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The Case for China BioPharma, by Brad Loncar

Sep. 14, 2018

Brad Loncar, CEO of Loncar Investments and creator of the Loncar China BioPharma Index, offers the following message upon the launch of the CHNA ETF.

Earlier this year I had the idea to create the index that powers the China BioPharma ETF (Nasdaq: CHNA). I spend all my time following the biopharmaceutical sector and could have chosen any theme to spotlight. So why China BioPharma, and why now? In short, the answer is because I think the emergence of innovative drug development and the commercialization of leading-edge medicines in China might be one of the most important and exciting things to impact our industry over the coming years. China’s biopharmaceutical industry is going through a period of change right now that has the potential to shake up the drug development landscape and benefit millions of patients in the process.

In the past, Chinese companies have mostly focused their efforts on generic drugs or simply manufacturing existing medicines, but that is changing in a big way. There is now a surge in China of research and development and a desire to be at the leading edge of science. I have visited companies during my travels in the region and have seen this first hand. It is very impressive and inspiring. However, I have also found this story to be out of reach for many investors not located in China. Therefore, I wanted to create something that makes it easier for investors worldwide to learn about what is happening in China and be able to participate if they so choose.

You might ask what is causing all of this? There are a handful of things taking place right now that may transition China’s biopharmaceutical sector into a new era.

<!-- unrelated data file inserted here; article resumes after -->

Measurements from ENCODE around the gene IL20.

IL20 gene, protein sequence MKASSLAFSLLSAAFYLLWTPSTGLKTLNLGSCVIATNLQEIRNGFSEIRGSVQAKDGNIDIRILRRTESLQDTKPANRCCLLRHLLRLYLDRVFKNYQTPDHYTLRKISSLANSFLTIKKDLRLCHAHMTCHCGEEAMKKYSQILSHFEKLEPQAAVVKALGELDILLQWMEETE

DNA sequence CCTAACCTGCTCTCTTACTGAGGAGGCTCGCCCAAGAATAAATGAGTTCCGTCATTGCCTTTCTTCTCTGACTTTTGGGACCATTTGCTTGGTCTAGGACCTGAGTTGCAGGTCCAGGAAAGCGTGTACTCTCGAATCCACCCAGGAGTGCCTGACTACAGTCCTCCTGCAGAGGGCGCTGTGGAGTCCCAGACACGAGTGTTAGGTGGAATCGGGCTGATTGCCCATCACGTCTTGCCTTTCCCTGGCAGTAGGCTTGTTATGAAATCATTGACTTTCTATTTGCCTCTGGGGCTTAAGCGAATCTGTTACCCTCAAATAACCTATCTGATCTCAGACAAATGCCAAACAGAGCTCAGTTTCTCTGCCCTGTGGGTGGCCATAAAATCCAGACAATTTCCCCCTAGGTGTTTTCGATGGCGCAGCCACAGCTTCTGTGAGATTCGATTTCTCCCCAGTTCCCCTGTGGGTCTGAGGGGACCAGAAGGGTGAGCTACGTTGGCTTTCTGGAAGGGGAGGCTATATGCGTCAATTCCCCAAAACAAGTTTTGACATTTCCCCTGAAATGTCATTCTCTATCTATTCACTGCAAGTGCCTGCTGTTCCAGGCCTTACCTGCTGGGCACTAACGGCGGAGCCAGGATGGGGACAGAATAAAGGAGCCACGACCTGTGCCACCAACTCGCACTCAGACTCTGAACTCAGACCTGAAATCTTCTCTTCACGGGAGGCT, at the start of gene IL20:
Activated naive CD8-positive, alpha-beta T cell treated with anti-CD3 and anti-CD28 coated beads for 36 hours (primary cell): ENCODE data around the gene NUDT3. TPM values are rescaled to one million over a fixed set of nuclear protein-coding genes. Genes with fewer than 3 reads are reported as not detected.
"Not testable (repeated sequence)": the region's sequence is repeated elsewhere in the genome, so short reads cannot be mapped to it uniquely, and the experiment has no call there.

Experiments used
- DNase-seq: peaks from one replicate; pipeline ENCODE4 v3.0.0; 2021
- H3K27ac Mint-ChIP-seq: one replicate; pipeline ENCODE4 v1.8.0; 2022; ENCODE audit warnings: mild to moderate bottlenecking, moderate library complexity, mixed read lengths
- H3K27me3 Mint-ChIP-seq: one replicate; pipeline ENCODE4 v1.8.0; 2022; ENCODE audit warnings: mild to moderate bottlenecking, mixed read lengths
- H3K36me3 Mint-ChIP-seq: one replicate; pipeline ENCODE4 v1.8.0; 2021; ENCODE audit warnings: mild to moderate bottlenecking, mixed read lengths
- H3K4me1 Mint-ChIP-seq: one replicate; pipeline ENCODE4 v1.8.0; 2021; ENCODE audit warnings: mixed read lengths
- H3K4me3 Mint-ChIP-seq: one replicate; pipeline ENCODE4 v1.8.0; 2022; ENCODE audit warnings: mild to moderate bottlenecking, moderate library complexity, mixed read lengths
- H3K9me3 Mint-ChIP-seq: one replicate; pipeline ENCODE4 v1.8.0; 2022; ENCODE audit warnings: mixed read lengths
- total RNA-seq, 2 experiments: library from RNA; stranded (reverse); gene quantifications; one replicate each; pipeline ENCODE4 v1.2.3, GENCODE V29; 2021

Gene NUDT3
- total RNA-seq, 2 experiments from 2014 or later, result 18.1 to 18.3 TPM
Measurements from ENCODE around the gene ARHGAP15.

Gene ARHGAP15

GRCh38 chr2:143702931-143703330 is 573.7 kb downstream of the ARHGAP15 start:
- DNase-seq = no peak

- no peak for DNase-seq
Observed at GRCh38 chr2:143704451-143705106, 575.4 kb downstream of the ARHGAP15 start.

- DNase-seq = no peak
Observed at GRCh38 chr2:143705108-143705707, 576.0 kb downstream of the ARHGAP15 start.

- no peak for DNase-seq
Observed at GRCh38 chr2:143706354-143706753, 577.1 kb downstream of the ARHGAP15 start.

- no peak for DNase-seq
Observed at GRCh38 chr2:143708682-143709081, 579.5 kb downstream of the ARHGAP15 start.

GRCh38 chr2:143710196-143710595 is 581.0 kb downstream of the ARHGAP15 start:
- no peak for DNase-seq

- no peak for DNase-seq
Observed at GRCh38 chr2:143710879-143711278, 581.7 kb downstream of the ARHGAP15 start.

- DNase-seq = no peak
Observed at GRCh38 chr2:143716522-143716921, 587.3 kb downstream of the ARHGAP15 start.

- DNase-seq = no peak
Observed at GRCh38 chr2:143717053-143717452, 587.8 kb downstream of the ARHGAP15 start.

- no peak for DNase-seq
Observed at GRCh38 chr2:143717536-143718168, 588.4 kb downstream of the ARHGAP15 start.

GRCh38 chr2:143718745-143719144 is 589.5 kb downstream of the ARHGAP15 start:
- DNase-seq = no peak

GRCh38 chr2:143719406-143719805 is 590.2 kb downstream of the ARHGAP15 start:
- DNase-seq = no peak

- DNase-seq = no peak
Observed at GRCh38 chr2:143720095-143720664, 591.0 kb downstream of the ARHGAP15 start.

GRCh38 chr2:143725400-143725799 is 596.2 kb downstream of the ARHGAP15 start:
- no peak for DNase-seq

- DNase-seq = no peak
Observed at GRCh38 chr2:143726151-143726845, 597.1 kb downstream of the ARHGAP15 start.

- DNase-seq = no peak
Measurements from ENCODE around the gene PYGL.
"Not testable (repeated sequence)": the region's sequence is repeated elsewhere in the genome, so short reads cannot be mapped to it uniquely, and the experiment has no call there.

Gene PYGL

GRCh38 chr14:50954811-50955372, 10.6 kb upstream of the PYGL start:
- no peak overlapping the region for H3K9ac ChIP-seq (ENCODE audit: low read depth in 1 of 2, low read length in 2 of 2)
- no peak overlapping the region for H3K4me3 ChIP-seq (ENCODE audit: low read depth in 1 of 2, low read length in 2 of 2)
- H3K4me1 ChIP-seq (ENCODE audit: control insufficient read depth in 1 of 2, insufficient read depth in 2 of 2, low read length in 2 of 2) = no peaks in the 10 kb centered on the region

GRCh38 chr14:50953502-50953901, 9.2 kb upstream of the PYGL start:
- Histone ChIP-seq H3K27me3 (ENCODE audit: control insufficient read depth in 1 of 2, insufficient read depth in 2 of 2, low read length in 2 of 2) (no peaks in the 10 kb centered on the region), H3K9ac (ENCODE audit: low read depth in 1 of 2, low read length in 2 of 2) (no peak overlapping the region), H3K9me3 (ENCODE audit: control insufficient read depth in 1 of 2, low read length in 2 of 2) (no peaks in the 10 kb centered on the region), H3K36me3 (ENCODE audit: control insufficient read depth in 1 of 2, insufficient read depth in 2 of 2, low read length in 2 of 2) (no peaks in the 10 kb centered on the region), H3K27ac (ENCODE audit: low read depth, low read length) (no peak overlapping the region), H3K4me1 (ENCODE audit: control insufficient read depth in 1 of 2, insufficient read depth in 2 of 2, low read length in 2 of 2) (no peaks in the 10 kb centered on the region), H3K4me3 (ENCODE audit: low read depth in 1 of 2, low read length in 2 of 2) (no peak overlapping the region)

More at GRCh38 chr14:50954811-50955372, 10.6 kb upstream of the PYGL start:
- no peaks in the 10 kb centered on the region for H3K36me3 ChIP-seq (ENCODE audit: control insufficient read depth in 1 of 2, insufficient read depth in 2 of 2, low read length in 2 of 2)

Government Investment

One of the most important pieces to making this story a reality is that the people and government in China want it to happen. A growing middle class increasingly wants access to the latest medicines and the Chinese government in 2015 issued a new strategic plan called Made in China 2025. The goal of this plan is to upgrade China’s economy beyond its current manufacturing base to higher value sectors and technologies. It is a natural move because innovation is increasingly driving global growth. Sensing this, the government envisioned Made in China 2025 and singled out pharmaceuticals as a sector that it wants to be globally competitive in going forward.

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In addition to global competition, there is also a looming need domestically to get it right. China is facing many of the same healthcare challenges we have in the west, but on a much larger scale. With an aging society, it will take the height of innovation to handle big problems such as cancer, heart disease, and Alzheimer’s. The government understands this and has not only been encouraging innovative drug development by Chinese companies, but has also been recruiting foreign companies to apply to sell the latest medicines in the country. With more world-class drugs on the market, this might lift all boats and drive local companies to increase their focus on cutting edge research and development in order to compete. I think it is a smart win-win strategy.

Regulatory Reform